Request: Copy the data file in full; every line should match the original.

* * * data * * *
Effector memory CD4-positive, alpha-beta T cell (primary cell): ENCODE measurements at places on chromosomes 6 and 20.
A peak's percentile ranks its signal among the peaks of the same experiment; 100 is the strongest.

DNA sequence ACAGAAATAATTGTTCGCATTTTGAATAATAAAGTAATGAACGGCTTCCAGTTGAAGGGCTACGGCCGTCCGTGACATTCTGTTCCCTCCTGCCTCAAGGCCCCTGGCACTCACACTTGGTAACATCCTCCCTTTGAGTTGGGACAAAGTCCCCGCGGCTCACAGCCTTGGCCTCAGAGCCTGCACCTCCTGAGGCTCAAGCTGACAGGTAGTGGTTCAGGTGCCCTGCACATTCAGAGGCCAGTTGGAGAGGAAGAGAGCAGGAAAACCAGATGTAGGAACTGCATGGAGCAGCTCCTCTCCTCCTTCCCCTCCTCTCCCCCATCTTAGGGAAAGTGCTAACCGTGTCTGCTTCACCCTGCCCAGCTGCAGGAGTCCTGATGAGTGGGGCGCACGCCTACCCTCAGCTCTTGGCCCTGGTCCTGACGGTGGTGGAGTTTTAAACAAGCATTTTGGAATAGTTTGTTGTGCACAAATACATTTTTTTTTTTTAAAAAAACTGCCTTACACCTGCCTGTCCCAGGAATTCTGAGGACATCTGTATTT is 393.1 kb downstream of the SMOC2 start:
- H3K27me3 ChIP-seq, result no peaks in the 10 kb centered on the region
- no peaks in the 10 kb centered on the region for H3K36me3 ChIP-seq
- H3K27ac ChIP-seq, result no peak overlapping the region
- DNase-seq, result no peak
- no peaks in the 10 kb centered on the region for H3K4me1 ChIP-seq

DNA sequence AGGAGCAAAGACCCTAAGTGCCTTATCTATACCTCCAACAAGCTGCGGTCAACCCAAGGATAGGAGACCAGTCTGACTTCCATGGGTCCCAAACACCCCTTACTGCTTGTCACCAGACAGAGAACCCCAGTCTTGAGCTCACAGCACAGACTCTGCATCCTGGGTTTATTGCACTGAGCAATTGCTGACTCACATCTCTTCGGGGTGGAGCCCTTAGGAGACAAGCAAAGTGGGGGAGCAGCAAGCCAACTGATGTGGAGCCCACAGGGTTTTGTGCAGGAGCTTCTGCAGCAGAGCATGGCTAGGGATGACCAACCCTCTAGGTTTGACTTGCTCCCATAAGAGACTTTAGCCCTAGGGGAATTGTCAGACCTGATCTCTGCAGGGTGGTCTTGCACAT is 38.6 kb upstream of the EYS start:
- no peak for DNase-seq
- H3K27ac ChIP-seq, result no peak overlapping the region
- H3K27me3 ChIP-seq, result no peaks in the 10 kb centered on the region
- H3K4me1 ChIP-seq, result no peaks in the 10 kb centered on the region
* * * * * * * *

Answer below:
Effector memory CD4-positive, alpha-beta T cell (primary cell): ENCODE measurements at places on chromosomes 6 and 20.
A peak's percentile ranks its signal among the peaks of the same experiment; 100 is the strongest.

DNA sequence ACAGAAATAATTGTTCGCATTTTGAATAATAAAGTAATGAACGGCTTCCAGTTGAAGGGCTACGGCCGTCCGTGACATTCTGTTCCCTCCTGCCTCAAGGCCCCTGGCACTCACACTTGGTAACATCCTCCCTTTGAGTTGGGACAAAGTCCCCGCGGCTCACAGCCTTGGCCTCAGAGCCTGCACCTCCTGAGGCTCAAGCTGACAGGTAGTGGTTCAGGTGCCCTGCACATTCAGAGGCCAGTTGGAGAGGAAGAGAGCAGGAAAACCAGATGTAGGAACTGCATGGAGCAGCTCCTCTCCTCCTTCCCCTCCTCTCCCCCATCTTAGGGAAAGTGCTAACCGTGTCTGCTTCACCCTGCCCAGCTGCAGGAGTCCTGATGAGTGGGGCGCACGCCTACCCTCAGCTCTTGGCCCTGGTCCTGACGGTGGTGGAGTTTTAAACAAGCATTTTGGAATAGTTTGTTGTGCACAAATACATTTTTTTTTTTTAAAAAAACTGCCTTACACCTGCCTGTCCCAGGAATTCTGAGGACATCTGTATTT is 393.1 kb downstream of the SMOC2 start:
- H3K27me3 ChIP-seq, result no peaks in the 10 kb centered on the region
- no peaks in the 10 kb centered on the region for H3K36me3 ChIP-seq
- H3K27ac ChIP-seq, result no peak overlapping the region
- DNase-seq, result no peak
- no peaks in the 10 kb centered on the region for H3K4me1 ChIP-seq

DNA sequence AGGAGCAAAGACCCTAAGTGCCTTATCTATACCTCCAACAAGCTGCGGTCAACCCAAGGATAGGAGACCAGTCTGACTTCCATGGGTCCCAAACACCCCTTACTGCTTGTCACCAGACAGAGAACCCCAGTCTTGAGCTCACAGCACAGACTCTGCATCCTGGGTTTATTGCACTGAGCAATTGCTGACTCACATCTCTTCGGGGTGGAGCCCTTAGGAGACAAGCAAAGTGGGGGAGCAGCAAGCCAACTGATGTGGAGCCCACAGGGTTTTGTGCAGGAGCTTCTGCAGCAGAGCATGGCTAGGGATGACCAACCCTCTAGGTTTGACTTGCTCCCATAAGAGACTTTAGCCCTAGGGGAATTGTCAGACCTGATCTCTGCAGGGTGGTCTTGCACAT is 38.6 kb upstream of the EYS start:
- no peak for DNase-seq
- H3K27ac ChIP-seq, result no peak overlapping the region
- H3K27me3 ChIP-seq, result no peaks in the 10 kb centered on the region
- H3K4me1 ChIP-seq, result no peaks in the 10 kb centered on the region